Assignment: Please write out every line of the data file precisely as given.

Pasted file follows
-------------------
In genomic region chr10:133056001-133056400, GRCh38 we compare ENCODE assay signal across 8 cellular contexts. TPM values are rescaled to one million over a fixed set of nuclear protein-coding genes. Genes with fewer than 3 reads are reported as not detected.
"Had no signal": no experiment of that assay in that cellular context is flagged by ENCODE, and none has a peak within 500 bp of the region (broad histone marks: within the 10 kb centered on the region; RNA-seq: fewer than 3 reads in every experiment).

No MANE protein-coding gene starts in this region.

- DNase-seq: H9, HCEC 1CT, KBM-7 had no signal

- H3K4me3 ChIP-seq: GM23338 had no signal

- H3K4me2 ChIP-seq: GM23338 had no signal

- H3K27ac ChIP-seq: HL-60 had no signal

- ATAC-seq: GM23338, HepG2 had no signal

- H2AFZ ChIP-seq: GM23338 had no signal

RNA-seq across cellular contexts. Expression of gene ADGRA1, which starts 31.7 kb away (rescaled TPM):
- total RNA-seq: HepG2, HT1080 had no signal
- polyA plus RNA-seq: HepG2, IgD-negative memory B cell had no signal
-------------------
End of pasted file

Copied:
In genomic region chr10:133056001-133056400, GRCh38 we compare ENCODE assay signal across 8 cellular contexts. TPM values are rescaled to one million over a fixed set of nuclear protein-coding genes. Genes with fewer than 3 reads are reported as not detected.
"Had no signal": no experiment of that assay in that cellular context is flagged by ENCODE, and none has a peak within 500 bp of the region (broad histone marks: within the 10 kb centered on the region; RNA-seq: fewer than 3 reads in every experiment).

No MANE protein-coding gene starts in this region.

- DNase-seq: H9, HCEC 1CT, KBM-7 had no signal

- H3K4me3 ChIP-seq: GM23338 had no signal

- H3K4me2 ChIP-seq: GM23338 had no signal

- H3K27ac ChIP-seq: HL-60 had no signal

- ATAC-seq: GM23338, HepG2 had no signal

- H2AFZ ChIP-seq: GM23338 had no signal

RNA-seq across cellular contexts. Expression of gene ADGRA1, which starts 31.7 kb away (rescaled TPM):
- total RNA-seq: HepG2, HT1080 had no signal
- polyA plus RNA-seq: HepG2, IgD-negative memory B cell had no signal